I love this. So it's elicit your values and beliefs and use them as a daily filter in your decision making. And this is going to aid in your self care. And for our listeners, you have your values of those most important states that you're drawn to. So if you haven't yet elicited them, think of where you spend your time, your energy, your money, not what you hope you would prioritize, but what you honestly do prioritize. So I mean, personally, example, my top values of freedom, and integrity. And they work really well with health and fitness. Because personally, I see the the ability to be able to rock around in a fit, strong, healthy body that I feel confident about. I see that as freedom. And as a personal trainer for 18 years, so far is integrity. If I am not walking the talk, I have zero integrity. So that is super compelling, the way it might not work. And the way we might need to change it is imagine that your number one value is something along the lines of love or connection or family. And that's an amazing value. However, imagine you had a weight loss goal, and the actions you needed to take to achieve that goal. You know, maybe you admit that maybe that's getting to the gym or going for a walk or some sort of workout early in the morning. If in your mind, you are seeing that action you need to take to achieve your goal. If you're seeing that as in conflict with spending time with your family, the people you love most. It's going to be a constant battle. You're going to be finding yourself to take that worthy action and get the gym and get the results. You don't need to change your values. You don't need to change your goal. You just need to Have reframe them to a way that is more congruent and supportive. So whatever you saw that thing that that strong, healthy version of you allows you to live a long fulfilled life with your family, it allows you to be the most positive role model for your family. That is the way that goes, that value is going to support the attainment of your goal rather than being in conflict with it.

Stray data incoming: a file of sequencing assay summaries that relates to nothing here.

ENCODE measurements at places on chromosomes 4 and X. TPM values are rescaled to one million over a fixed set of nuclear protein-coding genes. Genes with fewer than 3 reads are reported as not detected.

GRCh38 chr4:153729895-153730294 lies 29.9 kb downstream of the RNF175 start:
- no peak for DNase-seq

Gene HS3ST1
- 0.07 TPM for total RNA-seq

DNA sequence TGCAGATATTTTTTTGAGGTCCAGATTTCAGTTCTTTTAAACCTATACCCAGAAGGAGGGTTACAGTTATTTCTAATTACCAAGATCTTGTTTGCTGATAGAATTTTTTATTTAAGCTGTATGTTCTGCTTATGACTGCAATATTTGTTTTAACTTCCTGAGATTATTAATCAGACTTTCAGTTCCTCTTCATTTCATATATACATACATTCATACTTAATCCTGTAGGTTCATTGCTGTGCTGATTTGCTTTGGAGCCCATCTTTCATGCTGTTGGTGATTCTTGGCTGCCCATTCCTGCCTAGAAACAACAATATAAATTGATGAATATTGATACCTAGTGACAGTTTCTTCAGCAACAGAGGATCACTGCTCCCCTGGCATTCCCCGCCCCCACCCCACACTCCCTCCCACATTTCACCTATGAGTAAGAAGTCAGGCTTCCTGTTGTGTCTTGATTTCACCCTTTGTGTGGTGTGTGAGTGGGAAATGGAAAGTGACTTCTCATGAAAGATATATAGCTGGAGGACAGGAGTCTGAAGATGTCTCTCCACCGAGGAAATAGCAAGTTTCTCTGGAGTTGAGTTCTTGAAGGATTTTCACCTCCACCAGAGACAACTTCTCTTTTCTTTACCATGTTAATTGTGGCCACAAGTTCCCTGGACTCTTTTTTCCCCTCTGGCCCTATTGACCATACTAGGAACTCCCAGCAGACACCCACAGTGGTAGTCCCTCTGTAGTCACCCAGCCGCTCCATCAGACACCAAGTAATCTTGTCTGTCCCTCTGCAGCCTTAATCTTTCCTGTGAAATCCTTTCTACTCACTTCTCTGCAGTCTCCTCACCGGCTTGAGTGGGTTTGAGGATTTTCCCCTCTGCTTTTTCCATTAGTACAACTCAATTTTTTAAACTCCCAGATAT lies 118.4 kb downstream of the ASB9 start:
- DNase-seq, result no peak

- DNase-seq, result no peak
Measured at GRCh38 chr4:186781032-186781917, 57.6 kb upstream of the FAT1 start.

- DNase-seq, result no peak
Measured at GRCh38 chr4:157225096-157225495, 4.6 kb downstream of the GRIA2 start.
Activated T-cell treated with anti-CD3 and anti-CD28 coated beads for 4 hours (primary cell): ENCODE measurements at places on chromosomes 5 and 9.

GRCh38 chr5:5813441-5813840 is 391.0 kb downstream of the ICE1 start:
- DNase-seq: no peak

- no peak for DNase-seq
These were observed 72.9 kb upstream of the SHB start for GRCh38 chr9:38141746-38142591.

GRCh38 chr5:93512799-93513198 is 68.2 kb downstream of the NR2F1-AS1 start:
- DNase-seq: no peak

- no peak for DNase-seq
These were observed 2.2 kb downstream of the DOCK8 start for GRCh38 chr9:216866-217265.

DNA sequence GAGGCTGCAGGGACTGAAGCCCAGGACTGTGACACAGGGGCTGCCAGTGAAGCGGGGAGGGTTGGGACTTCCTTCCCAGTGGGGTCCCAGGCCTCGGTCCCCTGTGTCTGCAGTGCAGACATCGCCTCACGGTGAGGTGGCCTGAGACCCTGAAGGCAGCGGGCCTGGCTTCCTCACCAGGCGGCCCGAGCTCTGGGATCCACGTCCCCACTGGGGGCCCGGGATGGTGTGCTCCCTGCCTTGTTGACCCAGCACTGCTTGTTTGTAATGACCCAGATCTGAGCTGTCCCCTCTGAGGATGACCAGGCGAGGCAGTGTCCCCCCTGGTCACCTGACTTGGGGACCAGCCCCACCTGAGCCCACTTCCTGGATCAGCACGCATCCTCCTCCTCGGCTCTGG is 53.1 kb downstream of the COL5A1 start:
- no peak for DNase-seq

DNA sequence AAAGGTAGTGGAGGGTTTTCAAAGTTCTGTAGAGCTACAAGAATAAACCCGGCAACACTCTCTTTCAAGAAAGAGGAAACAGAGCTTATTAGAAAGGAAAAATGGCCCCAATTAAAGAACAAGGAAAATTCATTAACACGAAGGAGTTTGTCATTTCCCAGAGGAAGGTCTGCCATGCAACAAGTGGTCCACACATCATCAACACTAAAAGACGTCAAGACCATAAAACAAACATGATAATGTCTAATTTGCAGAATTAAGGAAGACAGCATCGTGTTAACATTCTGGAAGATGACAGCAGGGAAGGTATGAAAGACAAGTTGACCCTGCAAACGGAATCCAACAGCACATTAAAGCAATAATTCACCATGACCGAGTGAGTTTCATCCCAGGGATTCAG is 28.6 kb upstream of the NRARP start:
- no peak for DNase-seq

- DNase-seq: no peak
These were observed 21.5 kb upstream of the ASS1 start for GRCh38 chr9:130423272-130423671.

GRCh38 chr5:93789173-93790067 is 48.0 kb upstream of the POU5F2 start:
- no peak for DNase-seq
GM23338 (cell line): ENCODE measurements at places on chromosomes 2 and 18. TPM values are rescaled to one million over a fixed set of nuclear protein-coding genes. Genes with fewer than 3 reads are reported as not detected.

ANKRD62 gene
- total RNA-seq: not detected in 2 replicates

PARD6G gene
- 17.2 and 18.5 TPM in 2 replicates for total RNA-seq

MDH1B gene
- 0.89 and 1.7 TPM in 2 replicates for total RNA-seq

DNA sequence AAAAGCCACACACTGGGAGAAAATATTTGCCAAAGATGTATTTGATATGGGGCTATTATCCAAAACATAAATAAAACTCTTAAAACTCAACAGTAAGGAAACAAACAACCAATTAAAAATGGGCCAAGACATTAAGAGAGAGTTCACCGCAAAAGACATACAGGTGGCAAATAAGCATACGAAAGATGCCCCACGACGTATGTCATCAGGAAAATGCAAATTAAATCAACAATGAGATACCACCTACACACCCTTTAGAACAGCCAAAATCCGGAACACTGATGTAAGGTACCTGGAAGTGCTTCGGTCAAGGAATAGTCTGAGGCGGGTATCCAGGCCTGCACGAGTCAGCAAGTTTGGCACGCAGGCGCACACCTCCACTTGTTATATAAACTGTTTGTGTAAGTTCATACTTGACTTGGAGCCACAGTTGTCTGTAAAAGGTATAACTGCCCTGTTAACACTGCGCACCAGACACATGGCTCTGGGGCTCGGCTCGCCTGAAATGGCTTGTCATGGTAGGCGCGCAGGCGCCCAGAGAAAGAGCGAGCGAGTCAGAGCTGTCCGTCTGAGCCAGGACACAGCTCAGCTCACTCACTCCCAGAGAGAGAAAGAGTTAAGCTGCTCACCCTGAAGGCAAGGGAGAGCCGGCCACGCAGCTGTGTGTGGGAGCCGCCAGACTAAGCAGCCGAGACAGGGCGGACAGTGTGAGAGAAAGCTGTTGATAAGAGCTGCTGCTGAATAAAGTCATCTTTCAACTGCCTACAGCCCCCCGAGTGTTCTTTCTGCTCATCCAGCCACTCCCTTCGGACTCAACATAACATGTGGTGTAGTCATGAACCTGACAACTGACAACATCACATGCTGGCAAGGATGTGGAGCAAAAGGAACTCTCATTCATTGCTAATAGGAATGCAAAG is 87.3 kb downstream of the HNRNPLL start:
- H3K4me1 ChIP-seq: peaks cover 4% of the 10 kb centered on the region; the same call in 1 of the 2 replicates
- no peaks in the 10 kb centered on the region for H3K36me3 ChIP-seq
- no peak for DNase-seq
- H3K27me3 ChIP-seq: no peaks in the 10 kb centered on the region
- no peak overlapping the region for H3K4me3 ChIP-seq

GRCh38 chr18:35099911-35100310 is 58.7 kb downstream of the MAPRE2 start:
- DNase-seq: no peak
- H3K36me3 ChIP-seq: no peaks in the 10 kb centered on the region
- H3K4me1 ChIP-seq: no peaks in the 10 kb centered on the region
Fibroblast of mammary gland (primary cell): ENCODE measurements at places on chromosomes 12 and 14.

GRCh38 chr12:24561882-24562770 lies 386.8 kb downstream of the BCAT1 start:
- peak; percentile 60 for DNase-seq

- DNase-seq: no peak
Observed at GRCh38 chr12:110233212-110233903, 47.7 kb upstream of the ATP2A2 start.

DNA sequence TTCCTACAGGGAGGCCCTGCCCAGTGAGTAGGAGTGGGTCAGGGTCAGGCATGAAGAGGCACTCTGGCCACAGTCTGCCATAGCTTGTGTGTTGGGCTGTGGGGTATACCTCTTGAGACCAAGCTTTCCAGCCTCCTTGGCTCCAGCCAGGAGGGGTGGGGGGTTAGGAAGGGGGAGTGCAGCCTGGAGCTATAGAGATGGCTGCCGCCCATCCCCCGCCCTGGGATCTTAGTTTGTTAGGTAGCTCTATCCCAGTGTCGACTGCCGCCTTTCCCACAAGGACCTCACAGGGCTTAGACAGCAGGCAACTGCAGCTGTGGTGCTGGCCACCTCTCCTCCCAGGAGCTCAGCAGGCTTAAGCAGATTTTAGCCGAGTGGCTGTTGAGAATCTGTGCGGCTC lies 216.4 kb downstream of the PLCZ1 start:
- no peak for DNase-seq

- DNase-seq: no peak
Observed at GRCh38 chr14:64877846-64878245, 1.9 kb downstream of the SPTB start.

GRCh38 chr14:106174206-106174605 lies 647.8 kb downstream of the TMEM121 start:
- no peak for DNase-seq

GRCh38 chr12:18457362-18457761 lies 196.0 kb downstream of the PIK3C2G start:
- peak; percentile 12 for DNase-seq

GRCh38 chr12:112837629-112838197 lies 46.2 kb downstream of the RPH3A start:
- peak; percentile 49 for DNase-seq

Philip Pape: